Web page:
NY Lawmakers Decline Child Victims Act Extension
April 8, 2020
The state's court system postponed all non-essential services and the Child Victims Act lawsuits were not listed as essential.
New York State lawmakers declined an extension of the Child Victims Act.
The legal window is set to close in August, but right now, New York's court system is no longer accepting Child Victims Act lawsuits due to the coronavirus pandemic. The state's court system postponed all non-essential services and the Child Victims Act lawsuits were not listed as essential.
The Child Victims Act allows those who claim to be victims of child sex abuse one year to seek legal retribution in New York State.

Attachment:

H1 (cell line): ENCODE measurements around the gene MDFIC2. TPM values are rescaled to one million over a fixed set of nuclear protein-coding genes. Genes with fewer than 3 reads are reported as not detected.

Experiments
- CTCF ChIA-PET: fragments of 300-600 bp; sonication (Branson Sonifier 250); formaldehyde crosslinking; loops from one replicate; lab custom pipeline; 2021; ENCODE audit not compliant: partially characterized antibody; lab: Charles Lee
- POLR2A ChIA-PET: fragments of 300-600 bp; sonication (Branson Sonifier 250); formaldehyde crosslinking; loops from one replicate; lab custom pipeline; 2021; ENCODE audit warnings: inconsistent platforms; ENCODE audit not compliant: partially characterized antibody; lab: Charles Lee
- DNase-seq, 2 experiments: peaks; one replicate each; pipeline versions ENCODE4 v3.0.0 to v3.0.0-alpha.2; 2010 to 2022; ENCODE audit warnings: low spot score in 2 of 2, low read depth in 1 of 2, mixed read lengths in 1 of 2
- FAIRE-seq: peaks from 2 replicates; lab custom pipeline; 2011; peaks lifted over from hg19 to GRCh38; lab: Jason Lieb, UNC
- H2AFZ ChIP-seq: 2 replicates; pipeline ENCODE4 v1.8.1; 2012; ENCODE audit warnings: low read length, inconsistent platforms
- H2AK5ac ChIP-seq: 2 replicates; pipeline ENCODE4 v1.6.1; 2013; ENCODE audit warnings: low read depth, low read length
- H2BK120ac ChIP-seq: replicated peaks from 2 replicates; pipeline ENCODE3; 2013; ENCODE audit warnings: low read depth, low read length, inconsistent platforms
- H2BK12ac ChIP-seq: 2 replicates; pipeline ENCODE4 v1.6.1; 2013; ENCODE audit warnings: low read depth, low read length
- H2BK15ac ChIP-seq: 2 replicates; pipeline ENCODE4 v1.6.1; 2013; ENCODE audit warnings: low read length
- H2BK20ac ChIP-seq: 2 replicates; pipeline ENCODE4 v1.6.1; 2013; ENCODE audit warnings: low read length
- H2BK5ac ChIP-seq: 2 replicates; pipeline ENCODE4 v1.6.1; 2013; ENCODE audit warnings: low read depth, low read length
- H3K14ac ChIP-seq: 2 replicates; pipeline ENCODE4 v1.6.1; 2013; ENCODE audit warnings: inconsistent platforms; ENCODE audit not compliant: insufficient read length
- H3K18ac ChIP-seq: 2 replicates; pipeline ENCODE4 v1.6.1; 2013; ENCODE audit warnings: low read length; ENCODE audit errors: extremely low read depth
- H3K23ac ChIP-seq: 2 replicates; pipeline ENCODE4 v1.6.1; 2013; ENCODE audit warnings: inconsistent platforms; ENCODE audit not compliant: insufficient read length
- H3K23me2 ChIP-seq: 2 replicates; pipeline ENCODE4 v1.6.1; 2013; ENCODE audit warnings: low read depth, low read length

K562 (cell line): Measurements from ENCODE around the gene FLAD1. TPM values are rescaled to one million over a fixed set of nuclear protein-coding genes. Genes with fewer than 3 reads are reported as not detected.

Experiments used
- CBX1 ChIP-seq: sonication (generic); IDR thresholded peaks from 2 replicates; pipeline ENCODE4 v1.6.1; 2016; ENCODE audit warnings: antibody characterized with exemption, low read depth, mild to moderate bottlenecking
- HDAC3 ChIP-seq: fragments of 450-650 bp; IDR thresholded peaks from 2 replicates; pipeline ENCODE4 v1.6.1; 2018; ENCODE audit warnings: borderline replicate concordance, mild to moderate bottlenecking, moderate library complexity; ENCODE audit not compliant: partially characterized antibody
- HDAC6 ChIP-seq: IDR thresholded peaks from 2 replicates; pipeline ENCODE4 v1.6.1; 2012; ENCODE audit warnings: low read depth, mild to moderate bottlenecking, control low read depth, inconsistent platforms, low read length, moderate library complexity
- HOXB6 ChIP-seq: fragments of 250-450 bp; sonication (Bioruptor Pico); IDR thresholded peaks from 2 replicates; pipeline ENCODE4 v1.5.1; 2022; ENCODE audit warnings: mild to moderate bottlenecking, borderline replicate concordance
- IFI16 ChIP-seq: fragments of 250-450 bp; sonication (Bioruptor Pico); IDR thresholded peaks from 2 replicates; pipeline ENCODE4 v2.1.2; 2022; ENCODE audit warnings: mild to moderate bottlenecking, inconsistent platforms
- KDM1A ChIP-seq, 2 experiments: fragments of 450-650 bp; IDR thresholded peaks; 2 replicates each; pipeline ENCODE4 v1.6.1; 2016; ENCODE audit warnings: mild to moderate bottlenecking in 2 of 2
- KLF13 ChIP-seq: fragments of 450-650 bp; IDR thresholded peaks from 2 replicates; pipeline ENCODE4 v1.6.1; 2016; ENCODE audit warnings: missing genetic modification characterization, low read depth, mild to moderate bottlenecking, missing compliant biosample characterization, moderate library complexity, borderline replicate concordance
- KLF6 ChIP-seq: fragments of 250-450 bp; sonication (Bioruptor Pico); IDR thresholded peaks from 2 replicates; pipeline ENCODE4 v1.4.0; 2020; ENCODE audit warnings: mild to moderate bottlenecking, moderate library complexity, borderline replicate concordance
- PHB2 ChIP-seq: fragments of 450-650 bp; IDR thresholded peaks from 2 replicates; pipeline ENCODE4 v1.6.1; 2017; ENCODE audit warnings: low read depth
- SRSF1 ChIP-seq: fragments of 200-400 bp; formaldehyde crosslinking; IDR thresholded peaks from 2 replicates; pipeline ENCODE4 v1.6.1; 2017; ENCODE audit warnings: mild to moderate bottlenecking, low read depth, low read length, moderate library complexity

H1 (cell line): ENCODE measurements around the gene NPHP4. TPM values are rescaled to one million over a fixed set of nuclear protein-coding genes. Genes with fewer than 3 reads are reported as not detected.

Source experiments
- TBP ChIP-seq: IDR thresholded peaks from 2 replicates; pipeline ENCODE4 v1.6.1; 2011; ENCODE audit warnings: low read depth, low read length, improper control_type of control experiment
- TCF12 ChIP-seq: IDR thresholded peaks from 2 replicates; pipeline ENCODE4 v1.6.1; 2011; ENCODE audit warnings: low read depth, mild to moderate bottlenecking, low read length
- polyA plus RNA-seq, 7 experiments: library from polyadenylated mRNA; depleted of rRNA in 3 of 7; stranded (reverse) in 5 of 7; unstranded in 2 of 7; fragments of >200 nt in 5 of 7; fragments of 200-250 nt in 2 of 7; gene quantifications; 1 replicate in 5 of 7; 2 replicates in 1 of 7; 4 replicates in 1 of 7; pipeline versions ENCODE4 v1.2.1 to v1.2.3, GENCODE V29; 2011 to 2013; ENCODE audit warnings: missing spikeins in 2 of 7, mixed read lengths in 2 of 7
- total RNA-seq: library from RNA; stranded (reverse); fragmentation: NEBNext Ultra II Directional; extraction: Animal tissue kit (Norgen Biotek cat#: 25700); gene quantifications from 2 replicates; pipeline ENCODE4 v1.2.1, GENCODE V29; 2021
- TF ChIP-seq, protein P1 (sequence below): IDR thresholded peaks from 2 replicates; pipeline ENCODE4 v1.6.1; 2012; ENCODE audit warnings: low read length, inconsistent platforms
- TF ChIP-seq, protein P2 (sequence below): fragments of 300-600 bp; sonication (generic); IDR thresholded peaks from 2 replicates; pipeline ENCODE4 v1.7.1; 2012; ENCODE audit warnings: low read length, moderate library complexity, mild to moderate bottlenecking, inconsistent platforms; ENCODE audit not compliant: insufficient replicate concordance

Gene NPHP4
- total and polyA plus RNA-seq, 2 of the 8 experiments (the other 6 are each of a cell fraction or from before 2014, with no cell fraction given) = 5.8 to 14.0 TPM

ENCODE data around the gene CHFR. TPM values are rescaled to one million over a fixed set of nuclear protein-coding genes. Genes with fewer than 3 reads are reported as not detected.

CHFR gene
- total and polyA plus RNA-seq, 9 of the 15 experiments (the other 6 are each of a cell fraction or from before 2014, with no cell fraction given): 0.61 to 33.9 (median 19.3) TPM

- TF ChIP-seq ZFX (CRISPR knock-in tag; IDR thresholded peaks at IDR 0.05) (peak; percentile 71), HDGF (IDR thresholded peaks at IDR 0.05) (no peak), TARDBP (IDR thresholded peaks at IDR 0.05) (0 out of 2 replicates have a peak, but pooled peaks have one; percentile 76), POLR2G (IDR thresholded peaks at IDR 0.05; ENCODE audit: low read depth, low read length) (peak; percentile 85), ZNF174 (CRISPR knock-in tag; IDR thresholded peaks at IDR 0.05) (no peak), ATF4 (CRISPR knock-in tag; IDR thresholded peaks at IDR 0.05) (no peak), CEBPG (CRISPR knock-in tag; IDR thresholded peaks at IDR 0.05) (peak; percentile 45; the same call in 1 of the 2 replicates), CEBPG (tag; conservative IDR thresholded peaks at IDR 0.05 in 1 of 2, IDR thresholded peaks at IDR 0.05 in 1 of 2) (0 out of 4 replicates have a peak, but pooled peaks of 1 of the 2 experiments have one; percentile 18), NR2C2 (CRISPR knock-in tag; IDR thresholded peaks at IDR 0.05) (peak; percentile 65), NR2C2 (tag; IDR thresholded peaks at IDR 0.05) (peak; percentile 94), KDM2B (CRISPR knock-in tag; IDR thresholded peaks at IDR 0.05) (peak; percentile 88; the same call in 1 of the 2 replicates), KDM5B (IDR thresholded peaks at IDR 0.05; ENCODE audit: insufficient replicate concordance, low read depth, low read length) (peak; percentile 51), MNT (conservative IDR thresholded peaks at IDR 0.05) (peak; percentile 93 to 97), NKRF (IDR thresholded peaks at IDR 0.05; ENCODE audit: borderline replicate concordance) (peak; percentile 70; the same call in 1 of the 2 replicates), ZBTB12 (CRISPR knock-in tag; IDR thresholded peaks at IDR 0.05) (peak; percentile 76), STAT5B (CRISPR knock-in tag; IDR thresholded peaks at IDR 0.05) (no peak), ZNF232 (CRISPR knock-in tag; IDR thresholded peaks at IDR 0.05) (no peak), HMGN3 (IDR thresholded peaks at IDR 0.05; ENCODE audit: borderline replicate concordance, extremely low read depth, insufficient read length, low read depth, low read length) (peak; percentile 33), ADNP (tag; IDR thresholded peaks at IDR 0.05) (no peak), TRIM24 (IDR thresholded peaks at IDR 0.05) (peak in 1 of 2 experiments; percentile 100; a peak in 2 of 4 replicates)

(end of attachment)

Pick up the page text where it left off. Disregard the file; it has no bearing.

Earlier this year, downstate Senator Brad Hoylman proposed a bill that would add another year to that window because of the hundreds of cases that have already been filed.
Hoylman said other states with similar laws gave victims more than a year to file the suits, and he says New York should do the same.
During Governor Cuomo's daily COVID-19 updates, his secretary, Melissa DeRosa, said last week there was no conversation about an extension to the legal window in budget talks.
Holyman told the New York Law Journal state Senate raised the Child Victims Act extension in budget negotiations and was discussed, but it was rejected at some point.